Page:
Commissioner Johnny Trahan outlines keys, challenges to Orange County growth

Published 12:12 am Sunday, January 15, 2023

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BEAUMONT — Orange County Commissioner Johnny Trahan knows the importance of enticement agreements that school districts and municipalities can offer  and industry, especially with Orange’s proximity to Louisiana.

“We’re constantly in competition with them,” Trahan said of Louisiana.

He was a speaker this week at the Economic Forecast Luncheon presented by the Southeast Texas Economic Development Foundation in Beaumont.

Trahan said local residents are getting tired of transportation construction but a little help with the funding could expedite some of the permitting.

Like Jefferson County, Orange County is seeking major expansion and other projects that will boost the economy.

Orange County is the setting up for the multi-billion dollar expansion of Chevron Phillips.

“It seems we’ve been talking about it the last 20 years, hit and miss, hit and miss. It finally got announced and was probably the worst kept secret in Southeast Texas,” Trahan said. “We watched them do their lane improvement project. It wasn’t site prep, it was lane improvement. We’ve been seeing the impact of it already.”

Along with the $8.5 billion plant comes an influx of housing — 1,300 home starts he said, adding he’s never seen anything close to this occur.

Then there’s Entergy’s Orange County Advanced Power Station that fuels future growth.

And years with a lack of an emergency room and hospital will be over this year with the construction of a new facility.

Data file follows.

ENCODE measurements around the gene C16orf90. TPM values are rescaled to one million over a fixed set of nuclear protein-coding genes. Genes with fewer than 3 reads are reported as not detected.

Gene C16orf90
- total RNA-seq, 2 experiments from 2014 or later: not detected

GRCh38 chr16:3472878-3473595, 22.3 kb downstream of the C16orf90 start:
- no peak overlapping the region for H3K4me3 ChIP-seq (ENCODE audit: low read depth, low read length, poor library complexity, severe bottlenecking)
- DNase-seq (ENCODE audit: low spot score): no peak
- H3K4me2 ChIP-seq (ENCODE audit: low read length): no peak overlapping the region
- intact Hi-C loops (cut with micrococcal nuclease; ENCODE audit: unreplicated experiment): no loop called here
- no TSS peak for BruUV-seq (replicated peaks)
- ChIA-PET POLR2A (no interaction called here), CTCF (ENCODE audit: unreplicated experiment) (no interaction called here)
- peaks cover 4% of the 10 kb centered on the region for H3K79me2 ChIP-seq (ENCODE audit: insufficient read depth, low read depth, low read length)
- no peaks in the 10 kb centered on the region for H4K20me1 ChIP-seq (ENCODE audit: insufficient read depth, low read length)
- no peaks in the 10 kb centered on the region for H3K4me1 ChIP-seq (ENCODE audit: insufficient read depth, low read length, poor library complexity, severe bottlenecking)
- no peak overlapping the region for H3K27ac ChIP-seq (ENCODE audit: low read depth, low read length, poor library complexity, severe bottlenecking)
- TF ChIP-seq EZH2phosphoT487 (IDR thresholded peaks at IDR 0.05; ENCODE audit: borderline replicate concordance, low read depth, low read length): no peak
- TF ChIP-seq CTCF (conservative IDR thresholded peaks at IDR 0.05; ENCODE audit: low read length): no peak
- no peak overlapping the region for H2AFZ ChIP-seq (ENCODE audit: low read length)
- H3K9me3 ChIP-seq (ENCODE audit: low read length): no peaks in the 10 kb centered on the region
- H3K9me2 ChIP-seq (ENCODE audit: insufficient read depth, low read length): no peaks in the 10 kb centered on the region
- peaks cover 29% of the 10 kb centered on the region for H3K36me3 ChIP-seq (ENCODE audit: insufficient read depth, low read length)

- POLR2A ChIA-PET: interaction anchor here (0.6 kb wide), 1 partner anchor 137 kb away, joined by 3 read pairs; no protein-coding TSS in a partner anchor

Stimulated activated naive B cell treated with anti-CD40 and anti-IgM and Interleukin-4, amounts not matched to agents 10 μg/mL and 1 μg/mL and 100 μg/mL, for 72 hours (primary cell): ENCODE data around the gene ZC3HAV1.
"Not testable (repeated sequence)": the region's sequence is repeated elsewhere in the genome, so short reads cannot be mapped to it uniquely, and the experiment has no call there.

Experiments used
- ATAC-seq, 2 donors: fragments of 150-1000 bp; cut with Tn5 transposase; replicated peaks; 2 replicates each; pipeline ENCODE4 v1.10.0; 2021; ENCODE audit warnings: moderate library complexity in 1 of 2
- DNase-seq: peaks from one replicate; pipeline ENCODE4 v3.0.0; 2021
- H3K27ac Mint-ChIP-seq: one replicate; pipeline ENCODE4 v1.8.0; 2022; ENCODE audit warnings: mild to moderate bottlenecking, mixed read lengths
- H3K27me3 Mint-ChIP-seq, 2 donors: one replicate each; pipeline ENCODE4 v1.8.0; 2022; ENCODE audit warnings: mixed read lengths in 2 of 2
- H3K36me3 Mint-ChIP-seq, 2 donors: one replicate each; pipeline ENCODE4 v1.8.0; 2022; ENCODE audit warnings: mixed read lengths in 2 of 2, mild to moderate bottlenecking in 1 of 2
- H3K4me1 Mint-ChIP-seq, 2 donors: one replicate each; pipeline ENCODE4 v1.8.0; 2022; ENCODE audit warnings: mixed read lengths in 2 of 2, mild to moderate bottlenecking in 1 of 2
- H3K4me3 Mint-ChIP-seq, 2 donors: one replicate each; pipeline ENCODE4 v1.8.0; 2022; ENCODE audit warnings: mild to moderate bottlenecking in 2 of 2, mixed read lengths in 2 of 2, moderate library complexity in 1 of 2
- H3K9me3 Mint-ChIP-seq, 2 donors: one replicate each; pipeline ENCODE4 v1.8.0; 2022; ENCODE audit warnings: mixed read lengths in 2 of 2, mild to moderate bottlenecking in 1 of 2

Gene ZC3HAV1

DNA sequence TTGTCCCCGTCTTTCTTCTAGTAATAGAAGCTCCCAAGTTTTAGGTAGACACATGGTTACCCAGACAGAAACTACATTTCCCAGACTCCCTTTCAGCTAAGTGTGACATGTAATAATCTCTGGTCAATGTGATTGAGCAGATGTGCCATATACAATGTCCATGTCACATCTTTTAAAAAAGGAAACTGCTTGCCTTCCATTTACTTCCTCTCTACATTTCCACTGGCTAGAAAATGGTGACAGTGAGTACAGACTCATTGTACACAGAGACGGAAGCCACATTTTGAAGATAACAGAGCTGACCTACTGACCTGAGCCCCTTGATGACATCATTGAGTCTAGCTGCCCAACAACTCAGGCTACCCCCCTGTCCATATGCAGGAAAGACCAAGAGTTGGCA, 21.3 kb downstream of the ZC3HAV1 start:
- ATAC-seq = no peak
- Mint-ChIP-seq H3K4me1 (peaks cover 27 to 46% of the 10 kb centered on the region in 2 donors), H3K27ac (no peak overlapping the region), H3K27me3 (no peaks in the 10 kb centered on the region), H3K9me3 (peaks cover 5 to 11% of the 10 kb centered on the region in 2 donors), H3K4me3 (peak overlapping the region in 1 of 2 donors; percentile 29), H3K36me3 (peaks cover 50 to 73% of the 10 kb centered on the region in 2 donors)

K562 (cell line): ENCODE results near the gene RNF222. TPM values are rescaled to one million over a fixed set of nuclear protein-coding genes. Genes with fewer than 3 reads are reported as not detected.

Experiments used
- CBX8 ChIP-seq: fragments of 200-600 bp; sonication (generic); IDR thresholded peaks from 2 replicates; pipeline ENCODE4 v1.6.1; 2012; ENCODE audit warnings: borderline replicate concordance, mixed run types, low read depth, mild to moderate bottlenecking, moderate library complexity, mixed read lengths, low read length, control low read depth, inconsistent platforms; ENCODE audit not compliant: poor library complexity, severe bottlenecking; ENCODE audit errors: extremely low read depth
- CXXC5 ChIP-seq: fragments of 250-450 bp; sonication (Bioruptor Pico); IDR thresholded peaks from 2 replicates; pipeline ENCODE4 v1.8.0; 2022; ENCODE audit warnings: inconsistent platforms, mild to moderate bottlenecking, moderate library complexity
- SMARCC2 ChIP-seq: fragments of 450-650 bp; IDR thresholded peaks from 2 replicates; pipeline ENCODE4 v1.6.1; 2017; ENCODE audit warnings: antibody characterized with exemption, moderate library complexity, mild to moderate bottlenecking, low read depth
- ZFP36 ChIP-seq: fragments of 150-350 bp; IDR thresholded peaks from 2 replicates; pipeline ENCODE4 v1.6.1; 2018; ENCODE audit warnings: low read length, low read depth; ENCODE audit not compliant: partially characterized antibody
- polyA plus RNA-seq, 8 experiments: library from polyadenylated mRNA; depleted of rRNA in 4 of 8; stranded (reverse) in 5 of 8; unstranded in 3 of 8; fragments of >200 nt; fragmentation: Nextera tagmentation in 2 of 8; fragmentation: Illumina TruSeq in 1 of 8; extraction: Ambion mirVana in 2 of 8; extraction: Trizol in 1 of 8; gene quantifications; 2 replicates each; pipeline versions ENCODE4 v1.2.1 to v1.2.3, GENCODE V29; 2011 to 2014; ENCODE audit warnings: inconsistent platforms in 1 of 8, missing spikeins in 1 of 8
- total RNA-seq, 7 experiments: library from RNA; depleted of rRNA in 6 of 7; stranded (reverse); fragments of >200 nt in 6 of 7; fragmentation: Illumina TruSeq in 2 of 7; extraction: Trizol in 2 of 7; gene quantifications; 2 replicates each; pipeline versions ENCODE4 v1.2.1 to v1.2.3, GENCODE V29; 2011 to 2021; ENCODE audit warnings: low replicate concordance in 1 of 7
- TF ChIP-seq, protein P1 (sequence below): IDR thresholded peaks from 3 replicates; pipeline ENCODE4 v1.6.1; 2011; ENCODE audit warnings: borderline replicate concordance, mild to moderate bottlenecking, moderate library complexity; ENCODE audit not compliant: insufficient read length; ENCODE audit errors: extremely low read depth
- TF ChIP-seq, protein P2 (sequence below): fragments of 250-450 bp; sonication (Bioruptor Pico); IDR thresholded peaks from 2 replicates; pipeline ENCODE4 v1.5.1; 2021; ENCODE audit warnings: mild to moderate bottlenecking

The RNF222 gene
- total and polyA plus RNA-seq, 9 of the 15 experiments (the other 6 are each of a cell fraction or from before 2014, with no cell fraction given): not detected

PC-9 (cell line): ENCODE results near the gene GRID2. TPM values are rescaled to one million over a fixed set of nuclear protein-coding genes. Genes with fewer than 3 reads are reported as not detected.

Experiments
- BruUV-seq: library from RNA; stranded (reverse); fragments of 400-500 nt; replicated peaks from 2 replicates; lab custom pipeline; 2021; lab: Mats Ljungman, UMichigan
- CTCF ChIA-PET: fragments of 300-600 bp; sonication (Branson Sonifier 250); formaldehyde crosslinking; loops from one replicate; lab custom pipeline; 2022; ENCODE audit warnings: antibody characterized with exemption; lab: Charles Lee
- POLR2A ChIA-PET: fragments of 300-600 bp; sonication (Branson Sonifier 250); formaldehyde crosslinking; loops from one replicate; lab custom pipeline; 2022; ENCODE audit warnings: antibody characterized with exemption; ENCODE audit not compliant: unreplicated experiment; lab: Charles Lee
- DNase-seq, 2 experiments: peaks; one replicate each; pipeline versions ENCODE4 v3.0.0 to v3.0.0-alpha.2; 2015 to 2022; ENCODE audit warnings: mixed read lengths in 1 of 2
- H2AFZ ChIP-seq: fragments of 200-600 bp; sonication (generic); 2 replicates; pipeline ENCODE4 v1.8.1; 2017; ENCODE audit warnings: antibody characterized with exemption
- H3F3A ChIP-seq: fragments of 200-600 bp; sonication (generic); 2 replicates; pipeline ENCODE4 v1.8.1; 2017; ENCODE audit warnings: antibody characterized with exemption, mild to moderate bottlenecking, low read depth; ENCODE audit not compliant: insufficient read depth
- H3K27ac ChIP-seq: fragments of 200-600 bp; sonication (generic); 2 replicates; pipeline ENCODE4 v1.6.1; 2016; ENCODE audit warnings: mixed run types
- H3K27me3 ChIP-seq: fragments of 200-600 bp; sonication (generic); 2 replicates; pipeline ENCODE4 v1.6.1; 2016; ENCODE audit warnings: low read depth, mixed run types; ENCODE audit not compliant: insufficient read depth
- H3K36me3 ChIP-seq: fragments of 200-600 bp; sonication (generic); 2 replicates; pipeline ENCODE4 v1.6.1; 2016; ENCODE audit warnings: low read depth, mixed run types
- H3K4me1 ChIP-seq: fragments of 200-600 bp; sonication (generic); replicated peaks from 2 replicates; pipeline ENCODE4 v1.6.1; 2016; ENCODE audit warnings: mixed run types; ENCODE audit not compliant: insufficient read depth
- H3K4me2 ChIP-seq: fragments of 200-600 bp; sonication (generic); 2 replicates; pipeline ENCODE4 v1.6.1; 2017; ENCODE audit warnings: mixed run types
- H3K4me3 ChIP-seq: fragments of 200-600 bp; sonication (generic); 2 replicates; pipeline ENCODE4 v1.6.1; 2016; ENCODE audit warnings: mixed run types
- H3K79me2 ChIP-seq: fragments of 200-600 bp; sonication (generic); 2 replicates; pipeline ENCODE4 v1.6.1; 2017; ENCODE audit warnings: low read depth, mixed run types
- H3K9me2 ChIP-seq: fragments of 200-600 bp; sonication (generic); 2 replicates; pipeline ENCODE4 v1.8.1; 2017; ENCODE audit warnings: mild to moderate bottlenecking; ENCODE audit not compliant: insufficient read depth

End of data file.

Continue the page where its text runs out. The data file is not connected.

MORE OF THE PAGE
And these were a few of the upcoming projects in the county.

In his parting words, Trahan noted with gratitude the assistance received from Speaker of the Texas House Dade Phelan and also hoped Phelan can assist with other issues the county is dealing with.

The main issue is the rules for qualifications for assistance with flooding infrastructure. Trahan would like to see the rules changed so Orange County can qualify for funding.

“And especially on rural counties, and I consider Orange County a rural county. It makes it really hard. It’s almost as if the rules were made for metropolitan areas, and we need to make a few changes to what we have so we qualify for more of that funding,” Trahan said.
“But there’s a lot of good things going on and to reiterate, Speaker Phelan does a wonderful job getting some funding for Lamar State College Orange. They’re doing a great job getting folks ready to go to work in all these plants that we have coming up,” he said.

Kay DeCuir, Regional Economic Development Initiative chair, presented the panelists with questions regarding their own areas.

The keynote speaker for the event was Jesse Thompson, senior business economist Federal Reserve Bank of Dallas–Houston branch.

Kelly Prasser, director of external affairs for Sempra Infrastructure and Port Arthur LNG, offered Thompson a little help with his predictions early into the event, saying “we’ve got a little project called Port Arthur LNG down on Highway 87” expected to employ 5,000 construction workers, 200 permanent jobs and the company is working with Entergy to build more resiliency at the project and look at some green options.”

“I agree with Jesse,” Prasser said. “I keep hearing growth, strong performer and opportunity so that’s what I’m saying 2023 is going to be.

— Written by Mary Meaux